Interviewing Vasundhara for the film
Editing the Film
I had interviewed Vasundhara and was ready to begin editing the film from a 40-minute interview into a mere 2-3 minutes in length. I knew this was going to be challenging so I simply started by editing out all the portions where I was talking. I then took out any questions/answers that I felt weren't as relevant to the theme of the film. From there I continued to edit it down to about 3 minutes.
I went in and added the Title scene and Ending credits and added photo montages over key points of the interview. This added some variation in shots so it wasn't the same frame of Vasundhara speaking the whole time.
As I was editing, I realized I didn't think the initial visual effect I had chosen was going to work for the film. Since this was just the rough cut, I decided to keep the visual effects out for this round and work on planning a more suitable visual effect for the final version of the documentary. I did work on the audio though - I added some ambience music that had a sad undertone when Vasundhara was talking about COVID and then more hopeful music when they talked about moving to Germany and their adventures. This background music really tied the film together.
The point in which the music changes from dreary to hopeful.
For my visual effect, I choose to create kinetic typography for the introduction title screen. I did this by composing frames that introduced a new letter each time so that it gave the effect of typing. I then alternated frames where the caret was shown and then not shown to animate the blinking effect. I felt this was a good choice for a visual effect in my film because it is subtle enough that it doesn't overpower any part of the film. If I choose a flashy effect, it wouldn't have fit well with the mise-en-scene of the film.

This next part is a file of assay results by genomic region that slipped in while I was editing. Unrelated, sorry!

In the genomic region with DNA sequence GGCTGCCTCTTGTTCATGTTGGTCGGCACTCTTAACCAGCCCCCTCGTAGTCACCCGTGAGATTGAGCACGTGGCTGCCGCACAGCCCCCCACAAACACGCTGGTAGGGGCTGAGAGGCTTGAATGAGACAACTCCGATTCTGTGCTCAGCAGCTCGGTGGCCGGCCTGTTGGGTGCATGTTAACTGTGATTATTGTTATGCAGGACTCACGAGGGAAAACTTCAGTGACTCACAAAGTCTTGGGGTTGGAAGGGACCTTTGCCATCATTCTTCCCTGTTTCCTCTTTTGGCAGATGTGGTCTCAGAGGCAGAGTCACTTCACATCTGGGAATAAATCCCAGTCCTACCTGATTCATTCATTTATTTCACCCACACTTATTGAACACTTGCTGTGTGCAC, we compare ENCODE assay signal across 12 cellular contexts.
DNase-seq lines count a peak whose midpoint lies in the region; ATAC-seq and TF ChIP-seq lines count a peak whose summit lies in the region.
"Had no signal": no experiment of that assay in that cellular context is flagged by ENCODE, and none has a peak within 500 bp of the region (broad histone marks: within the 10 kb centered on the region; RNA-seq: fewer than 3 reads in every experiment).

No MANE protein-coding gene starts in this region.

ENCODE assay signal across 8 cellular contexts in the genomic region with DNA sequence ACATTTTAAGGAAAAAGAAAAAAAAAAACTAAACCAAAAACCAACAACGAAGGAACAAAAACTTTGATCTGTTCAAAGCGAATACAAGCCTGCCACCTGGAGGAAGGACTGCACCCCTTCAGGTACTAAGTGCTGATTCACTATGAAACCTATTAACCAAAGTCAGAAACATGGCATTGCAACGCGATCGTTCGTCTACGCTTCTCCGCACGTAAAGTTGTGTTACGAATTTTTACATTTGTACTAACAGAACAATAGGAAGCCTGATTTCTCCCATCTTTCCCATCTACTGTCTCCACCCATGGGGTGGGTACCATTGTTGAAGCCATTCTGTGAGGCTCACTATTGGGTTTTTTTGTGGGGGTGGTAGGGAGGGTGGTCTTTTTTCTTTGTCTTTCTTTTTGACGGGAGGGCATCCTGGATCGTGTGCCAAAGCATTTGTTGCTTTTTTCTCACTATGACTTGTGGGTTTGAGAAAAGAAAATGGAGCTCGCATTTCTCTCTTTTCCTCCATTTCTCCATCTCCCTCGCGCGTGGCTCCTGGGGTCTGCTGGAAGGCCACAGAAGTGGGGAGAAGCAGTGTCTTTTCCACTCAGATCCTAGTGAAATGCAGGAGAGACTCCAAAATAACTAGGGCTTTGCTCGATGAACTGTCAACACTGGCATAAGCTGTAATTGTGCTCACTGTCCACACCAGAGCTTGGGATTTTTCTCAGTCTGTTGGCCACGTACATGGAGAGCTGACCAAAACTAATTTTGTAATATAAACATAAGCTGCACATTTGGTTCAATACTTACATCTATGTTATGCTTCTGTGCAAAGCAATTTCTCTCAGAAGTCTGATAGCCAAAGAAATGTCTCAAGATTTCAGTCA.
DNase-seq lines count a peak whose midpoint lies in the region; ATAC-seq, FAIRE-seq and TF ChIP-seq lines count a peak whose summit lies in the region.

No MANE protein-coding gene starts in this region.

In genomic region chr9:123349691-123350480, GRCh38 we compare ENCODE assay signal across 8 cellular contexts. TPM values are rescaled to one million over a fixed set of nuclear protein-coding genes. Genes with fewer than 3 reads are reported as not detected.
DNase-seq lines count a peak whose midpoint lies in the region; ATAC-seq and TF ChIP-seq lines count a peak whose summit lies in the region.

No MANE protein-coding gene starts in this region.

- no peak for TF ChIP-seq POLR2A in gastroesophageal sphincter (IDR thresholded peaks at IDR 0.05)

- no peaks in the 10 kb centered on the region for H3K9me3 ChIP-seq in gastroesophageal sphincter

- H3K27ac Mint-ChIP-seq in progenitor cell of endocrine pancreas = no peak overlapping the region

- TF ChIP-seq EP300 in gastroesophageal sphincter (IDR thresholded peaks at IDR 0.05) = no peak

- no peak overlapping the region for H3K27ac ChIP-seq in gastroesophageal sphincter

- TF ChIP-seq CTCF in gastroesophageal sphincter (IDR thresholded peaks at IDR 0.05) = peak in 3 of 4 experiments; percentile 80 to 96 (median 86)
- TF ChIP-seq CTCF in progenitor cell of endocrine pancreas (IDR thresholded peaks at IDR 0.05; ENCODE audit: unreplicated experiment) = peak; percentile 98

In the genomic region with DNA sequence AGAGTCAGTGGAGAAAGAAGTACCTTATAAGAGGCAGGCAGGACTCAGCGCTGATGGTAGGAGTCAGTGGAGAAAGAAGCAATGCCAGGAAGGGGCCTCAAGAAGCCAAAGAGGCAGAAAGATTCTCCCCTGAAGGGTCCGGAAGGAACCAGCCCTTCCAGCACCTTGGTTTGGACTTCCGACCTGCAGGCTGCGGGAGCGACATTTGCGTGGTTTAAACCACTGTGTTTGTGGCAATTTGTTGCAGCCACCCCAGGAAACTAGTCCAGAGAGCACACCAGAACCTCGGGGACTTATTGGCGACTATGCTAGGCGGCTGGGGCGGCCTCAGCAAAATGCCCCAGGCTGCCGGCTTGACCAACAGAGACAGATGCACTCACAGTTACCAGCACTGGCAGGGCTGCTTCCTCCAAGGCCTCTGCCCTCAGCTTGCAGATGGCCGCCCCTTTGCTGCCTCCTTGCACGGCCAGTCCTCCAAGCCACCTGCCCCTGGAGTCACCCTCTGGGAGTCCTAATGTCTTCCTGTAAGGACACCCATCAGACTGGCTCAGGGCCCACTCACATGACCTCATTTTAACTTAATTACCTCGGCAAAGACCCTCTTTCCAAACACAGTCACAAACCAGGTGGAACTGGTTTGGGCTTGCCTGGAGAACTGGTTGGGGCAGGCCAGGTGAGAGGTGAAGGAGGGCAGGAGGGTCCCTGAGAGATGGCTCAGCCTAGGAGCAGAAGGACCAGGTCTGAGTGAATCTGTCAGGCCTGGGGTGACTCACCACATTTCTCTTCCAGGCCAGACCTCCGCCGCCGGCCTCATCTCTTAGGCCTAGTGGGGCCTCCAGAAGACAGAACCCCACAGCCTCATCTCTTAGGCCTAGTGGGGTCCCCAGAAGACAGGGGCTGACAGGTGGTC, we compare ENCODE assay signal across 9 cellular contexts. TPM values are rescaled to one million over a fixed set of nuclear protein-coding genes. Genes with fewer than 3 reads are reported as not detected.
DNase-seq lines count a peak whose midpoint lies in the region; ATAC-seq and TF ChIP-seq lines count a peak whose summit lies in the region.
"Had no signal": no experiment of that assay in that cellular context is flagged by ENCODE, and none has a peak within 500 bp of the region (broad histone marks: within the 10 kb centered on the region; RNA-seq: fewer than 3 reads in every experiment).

How the typing visual effect was created for the Intro Title.
Rough-Cut to Final Film
The main feedback I had received for the rough-cut of my film was how some shots dragged on for too long without any visual difference and that when a photo montage was introduced, it didn't stay for long enough. To solve this, I simply made the photos stay up for longer to help with the pacing. I then analyzed where scenes seemed very long without a transition in visuals and added more footage to create a more interesting composition. Lastly, I added some animated text that would highlight portions of Vasundhara's interview. This would not only make these moments feel more impactful but it helped to add some more interesting visuals. By making these changes, I felt it helped to pace the film and ensure nothing felt too long or too short.
Animated text that highlighted a portion of the interview.
The Challenges of Remote Filming
This project will keep a special place in my heart because it was such a lovely experience working with my best friend on a subject matter that means a lot to them. It will be so fun to watch it back when we get older!
Although I've used Zoom a lot over the course of the pandemic, recording a film with it was much harder. Getting top-notch audio and video quality is hard and you will lose some quality over the convenience of using it. Overall though, it was a great resource for my film as Vasundhara and I live in completely different parts of the world and it also added to the effect of the COVID experience. I look forward to working on my film further and getting it ready for its final showcase.